Authors mention that there remains some over-reliance upon standardized tests in the diagnostic process, which is particularly problematic for bilingual students because of cultural and linguistic biases inherent in translated tests. They emphasize that SLPs should be collecting language samples in both languages, and hint at resources to make this easier (e.g. did you know that you can pay SALT to transcribe language samples for you, in English and Spanish?). They also summarize options for alternative assessment techniques, such as dynamic assessment, to “…identify what a child is able to learn rather than the exposure a child has had…”.

The authors examined SLPs’ barriers to providing comprehensive bilingual assessments, with a primary one being time. Authors suggest, “SLPs may need to consult with their administrators to identify strategies to alleviate the time and resource constraints in order to serve the bilingual population.”

Arias, G., & and Friberg, J. (2016). Bilingual Language Assessment: Contemporary Versus Recommended Practice in American Schools. Language, Speech, and Hearing Services in Schools. doi: 10.1044/2016_LSHSS-15-0090.


How do bilingual children acquire Spanish morphemes?

We all know about Brown’s stages of morphosyntax development for English-speaking children, but what do you know about grammatical morpheme acquisition in bilingual children? Because it’s important that we compare bilinguals’ language skills to those of other bilinguals, this paper provides preliminary evidence for the relative difficulty of Spanish morpheme acquisition for typically developing Spanish–English speaking children.

The authors grouped the Spanish morphemes* into three sets (shown below) from least difficult to most difficult. Typically developing Spanish–English bilingual children, ages 4 to 7.5, generally acquired these morpheme sets in the same order, regardless of whether Spanish or English was their dominant language. In other words, there were similarities for all bilingual children in the study as to which morphemes were easier and which were more difficult for them to acquire.


The children used the morphemes in Set 1 most accurately. Spanish-dominant children mastered Set 2 at an MLUw of 7.00–7.99, but English-dominant children in the study did not reach that same level of accuracy. Neither group fully acquired Set 3 morphemes by age 7.5.

It’s important to note that this study established norms based on elicitation and sentence repetition tasks, rather than spontaneous language samples; however, MLUw data from the children’s narrative samples were used to calculate the morpheme accuracies reported in the paper.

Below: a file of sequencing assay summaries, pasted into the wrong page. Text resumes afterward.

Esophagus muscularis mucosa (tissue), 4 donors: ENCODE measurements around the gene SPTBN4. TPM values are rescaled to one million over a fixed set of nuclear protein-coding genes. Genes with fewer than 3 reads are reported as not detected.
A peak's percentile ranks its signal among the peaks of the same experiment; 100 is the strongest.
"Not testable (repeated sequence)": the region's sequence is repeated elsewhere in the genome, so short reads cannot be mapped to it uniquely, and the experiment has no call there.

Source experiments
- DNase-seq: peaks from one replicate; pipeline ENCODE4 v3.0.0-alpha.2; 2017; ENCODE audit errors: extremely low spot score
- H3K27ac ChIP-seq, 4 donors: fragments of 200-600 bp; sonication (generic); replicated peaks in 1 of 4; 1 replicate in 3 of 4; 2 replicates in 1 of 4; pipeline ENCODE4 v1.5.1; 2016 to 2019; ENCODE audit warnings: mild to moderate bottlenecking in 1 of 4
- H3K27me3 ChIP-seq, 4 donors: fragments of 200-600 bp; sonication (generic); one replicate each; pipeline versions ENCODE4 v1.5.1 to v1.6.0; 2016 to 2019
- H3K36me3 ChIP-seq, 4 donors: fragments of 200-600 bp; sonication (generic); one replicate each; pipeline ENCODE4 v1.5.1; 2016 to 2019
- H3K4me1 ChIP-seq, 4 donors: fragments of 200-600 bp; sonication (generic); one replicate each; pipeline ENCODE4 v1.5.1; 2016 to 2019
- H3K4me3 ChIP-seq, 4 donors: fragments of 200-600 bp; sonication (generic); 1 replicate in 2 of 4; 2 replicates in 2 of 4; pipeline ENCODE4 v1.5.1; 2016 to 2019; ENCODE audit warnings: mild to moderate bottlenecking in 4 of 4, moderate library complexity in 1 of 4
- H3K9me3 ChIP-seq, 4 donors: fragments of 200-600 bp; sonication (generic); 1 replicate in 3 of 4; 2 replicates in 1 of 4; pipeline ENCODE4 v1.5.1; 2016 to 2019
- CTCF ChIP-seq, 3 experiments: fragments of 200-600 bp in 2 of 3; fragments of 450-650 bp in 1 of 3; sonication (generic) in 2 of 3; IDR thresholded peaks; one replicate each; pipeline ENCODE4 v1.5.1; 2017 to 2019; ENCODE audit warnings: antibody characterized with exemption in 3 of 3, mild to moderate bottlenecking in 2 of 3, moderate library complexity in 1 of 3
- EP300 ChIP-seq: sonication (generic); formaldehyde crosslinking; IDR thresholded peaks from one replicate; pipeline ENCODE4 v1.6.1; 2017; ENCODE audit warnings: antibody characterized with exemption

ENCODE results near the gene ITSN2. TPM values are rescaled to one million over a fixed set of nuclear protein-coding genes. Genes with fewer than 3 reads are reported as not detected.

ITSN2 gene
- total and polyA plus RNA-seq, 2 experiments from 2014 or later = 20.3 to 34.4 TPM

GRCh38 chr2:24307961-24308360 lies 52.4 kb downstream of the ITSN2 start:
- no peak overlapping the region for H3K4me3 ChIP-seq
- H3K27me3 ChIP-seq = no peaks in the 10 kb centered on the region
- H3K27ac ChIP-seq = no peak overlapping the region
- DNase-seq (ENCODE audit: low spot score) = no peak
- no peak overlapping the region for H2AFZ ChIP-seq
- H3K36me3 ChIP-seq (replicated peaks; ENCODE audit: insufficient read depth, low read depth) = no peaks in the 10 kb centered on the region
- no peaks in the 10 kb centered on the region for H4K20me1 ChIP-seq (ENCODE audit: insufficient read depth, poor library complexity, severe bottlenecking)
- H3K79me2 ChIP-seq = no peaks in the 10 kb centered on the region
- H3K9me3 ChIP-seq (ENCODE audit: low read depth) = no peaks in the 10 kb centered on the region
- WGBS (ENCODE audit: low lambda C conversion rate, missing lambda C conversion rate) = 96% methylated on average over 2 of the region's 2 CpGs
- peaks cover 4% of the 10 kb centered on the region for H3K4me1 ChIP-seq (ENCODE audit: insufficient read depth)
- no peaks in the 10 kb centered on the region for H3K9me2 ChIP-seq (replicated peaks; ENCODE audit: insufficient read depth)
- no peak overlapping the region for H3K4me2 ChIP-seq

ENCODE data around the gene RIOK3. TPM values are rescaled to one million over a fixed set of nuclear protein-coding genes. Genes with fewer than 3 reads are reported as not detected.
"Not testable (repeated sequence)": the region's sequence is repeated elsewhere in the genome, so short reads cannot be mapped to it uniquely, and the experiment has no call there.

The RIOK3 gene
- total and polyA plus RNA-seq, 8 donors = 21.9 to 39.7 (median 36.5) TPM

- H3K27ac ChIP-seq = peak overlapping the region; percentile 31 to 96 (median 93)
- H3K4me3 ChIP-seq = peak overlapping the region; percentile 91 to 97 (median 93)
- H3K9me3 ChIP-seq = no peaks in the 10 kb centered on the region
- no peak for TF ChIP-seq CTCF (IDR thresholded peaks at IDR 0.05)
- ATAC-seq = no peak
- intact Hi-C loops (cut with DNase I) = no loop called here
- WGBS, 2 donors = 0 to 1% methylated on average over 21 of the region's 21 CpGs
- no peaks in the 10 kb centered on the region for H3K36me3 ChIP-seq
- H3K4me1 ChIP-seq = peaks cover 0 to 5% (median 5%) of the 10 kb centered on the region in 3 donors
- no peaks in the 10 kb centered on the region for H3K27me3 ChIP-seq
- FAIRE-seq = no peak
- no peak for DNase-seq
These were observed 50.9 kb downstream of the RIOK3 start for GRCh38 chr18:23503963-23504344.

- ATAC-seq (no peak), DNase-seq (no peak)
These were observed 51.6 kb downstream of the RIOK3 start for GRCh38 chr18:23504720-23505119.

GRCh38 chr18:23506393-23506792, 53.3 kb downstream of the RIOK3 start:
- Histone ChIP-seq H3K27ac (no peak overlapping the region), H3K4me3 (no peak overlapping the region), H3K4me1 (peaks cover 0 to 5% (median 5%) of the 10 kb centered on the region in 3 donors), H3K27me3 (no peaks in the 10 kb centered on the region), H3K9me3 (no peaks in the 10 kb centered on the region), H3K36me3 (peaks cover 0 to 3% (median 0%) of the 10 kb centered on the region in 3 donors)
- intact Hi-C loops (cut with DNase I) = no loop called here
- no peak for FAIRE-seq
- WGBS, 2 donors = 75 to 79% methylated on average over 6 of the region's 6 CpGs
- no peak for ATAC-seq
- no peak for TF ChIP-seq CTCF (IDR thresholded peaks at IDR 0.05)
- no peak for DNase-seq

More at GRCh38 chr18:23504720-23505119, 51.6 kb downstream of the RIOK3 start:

The authors remind us that MLUw is a better predictor of Spanish grammatical morpheme accuracy than age, which is similar to what we know about morpheme acquisition in monolingual English children. Since more research is needed in this area, we ultimately need to continue to assess bilingual children in both languages and consider the child’s dominant language. We must assess both MLUw and grammatical morpheme use, comparing that data with appropriate developmental norms, to provide a comprehensive summary of the child’s morphosyntactic skills.

*If you need a refresher on Spanish morphemes, check out the “Morphosyntactic Development in Monolingual Spanish” section here.

Baron, A., Bedore, L. M., Peña, E. D., Lovgren-Uribe, S. D., López, A. A., & Villagran, E. (2018). Production of Spanish Grammatical Forms in U.S. Bilingual Children. American Journal of Speech–Language Pathology. doi:10.1044/2018_AJSLP-17-0074


Error patterns of monolingual Spanish speakers with language disorder

Historically, studies of language disorder and grammatical error patterns have been primarily done on English-speaking children. For Spanish-speaking children, most recent studies have been mostly on bilingual Spanish–English speakers, who may have different error patterns than monolingual Spanish speakers. This study describes the error patterns of 49 monolingual Spanish-speaking children with language disorders (traditional ‘SLI’—so these children all had IQs > 85 and no other developmental disorders). The researchers found that: